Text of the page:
Wednesday, March 23, 2011

Why It's Good to Look

"Sometimes I go months without looking" 
Phil Connors, Groundhog Day

Introspection takes courage 
and detachment.

I'm not brave or detached.  

But kids are.
Their take on flaws is joyful. 
They delight in uniqueness. 

Pip, Winnie and Sugar Snack entered their first art exhibition last week. 

They were thrilled to see their self-portraits
along with other darlings in the 

The exhibition sparked a theme with us.
We've been doing self-portraits in art and word.

How do you see yourself?

If you draw, try thirty second sketches.

my thirty second effort:
Try it with your eyes closed. 

my closed eyes effort:

Oops. Not nice. Ouch. 
It's good to look.
I don't examine my flaws with a microscope, but it's definitely good to look. 
At least at the paper. 
Whatever I look like, it's an improvement on the 
nose-attached-to-mouth study. 

I'm a pen and ink girl at heart.                          

Here's one with ink

and a little watercolor on top.

If you write, try quick self-portrait studies.

I tried a word self-portrait as haiku:

My Other Self, Not Called "Mama"

Eyebrows outline me
Club nose, smudge eyes, curvy lips
soft hair, song voice, hips

I hunger, I crave
warm sunlight, cool rain, word, breath
music, paint and bread

Pain teaches, sands down
crisp edges, all my best is
peace, salt, light, love, rest 

Word Self-Portrait 
by Winnie

I have brann hair
I have a noze 

I have a maos

Look at yourself.

Try to think like a kid,  a traveler, or an artist.

Enjoy your knobby knees, your fleshy bits, the wiggly part at the back of your arms, the smooth nubbiness of a mole, eyelashes that go on forever, spriggy white hairs.  

I list
by Pip

I have curly hayr
Red lips
funny noss
and iybras
one and a haf teeth

What do you see when you look?

More good dirt:

This week Molly Blaisell reflects on self-portraits.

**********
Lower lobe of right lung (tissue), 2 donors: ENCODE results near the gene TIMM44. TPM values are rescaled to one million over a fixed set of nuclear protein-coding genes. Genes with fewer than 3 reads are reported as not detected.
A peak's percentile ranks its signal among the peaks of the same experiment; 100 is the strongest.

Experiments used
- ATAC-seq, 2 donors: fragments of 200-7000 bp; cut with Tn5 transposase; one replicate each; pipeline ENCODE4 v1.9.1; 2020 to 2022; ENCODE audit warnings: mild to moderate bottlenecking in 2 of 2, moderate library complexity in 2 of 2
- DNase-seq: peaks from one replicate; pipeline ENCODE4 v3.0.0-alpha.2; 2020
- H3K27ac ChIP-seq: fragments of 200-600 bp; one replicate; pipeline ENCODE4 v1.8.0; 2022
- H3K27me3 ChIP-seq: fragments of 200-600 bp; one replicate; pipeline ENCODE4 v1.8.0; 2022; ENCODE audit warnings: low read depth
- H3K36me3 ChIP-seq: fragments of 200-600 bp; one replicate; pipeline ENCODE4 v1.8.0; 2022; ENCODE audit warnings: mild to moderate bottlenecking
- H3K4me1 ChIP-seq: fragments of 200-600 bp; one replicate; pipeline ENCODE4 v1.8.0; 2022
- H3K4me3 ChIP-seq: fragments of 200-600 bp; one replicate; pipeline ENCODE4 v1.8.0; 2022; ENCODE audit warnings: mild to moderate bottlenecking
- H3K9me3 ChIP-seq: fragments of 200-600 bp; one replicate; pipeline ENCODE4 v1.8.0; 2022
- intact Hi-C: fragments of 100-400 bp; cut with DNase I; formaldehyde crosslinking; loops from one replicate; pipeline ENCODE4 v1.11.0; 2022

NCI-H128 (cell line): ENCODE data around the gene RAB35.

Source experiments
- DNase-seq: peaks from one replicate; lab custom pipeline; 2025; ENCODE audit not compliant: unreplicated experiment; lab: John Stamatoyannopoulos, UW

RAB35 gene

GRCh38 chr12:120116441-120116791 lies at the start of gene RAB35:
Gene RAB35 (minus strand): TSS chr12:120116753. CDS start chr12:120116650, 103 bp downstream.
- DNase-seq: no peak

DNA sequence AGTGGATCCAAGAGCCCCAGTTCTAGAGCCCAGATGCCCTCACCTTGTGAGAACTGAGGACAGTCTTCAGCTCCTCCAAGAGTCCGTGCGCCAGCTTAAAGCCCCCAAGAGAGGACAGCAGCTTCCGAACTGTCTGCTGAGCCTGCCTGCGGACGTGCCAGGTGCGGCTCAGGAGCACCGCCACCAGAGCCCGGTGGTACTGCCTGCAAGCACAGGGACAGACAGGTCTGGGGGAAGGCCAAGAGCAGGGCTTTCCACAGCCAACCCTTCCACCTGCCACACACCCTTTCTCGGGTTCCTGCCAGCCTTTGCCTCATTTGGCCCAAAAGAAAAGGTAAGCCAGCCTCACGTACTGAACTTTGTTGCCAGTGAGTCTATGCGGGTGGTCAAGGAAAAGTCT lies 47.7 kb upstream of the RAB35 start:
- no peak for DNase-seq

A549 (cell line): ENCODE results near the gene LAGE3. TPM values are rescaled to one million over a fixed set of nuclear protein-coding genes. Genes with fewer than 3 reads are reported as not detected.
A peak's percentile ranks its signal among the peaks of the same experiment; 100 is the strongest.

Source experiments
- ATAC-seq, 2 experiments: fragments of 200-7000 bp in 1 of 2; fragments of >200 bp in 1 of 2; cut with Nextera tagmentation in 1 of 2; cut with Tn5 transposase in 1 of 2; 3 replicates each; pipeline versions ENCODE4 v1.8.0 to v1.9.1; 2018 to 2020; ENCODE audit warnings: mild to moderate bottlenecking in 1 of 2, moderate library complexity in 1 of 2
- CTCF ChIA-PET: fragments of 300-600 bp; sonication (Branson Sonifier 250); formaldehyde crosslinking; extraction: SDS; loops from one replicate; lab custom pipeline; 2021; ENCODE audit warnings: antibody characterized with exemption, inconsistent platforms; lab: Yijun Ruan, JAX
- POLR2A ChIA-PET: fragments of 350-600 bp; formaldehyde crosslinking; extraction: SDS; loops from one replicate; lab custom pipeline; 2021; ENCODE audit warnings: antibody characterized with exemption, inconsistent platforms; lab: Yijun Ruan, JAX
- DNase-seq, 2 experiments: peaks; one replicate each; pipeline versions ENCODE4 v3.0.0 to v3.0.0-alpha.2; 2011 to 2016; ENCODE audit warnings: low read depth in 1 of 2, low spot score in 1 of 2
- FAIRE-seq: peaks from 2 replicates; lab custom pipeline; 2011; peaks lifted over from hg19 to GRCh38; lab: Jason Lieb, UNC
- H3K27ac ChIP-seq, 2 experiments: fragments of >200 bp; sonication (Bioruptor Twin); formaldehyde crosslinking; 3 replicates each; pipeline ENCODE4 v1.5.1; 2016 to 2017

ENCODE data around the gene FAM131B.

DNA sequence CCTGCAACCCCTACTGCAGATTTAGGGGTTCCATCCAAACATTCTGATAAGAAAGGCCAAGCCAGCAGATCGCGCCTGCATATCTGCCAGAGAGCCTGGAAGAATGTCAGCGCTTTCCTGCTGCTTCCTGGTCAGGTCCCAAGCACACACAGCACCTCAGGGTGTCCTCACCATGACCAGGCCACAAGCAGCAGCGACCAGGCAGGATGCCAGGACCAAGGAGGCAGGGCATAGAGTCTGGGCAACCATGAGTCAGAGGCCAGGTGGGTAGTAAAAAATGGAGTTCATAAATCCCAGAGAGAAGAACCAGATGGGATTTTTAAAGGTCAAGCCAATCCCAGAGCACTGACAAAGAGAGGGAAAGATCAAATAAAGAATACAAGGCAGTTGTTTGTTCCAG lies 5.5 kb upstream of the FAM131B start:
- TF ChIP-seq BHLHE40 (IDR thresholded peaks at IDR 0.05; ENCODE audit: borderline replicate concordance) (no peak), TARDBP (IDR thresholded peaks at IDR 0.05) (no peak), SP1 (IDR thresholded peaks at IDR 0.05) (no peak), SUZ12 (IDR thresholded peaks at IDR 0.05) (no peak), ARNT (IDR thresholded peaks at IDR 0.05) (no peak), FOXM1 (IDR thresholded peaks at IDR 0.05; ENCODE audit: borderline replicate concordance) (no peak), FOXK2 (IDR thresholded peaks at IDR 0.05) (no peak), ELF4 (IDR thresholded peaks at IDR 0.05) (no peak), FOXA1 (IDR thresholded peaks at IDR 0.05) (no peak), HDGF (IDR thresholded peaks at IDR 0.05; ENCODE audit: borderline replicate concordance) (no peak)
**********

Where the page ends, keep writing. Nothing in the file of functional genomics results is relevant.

A great children's book about discovering the inner artist:

The Dot by Peter Reynolds.


Richard Jesse Watson said...

Self portraits are cathartic. You have to get over your self in order to portray yourself. Do we draw the mole, or the scar, or not? Should we ease up on the double chin, or bask in it? Fortunately, for the self portraitist, or autobiographer one can tweek as needed. Need a dose of hardscrabble realism?~then let it all hang out. If one needs a little self esteem "there-thereing", then let your pencil do a little nip and tucking.

Either way, it takes a bit of mind-bending to say to yourself, "Hey self, here is my interpretation of myself." Or should that be "our interpretation of ourself." Wait, make that "ourselves." Hold on, 1x1=1, right? But 1+1=2. Or do you carry the one... or...?

Faith Pray said...

RJW, I just looked up "cathartic." I thought it meant something to do with heart attack. Nope - bowel cleansing. Maybe I was thinking of "catatonic."
Cardiac, catatonic, regardless, I'm glad to know I get to edit my own story without guilt. Cheers!

Stacy Post said...

What a wonderful idea! I'm going to dedicate some time after work to try my hand at a thirty second self protrait. What fun!

Faith Pray said...

Stacy, I just received your lovely prize! Thank you! What a boost to my week!

Words A Day said...

These are really touching, the portraits and the poems...inspiring and beautiful.

lilla a said...

I love you post! And thanks for participating!

Faith Pray said...

Niamh, such kind words from a talented poet!

Lilla a, thank you! It was such a privilege to be part of your exuberant exhibition!


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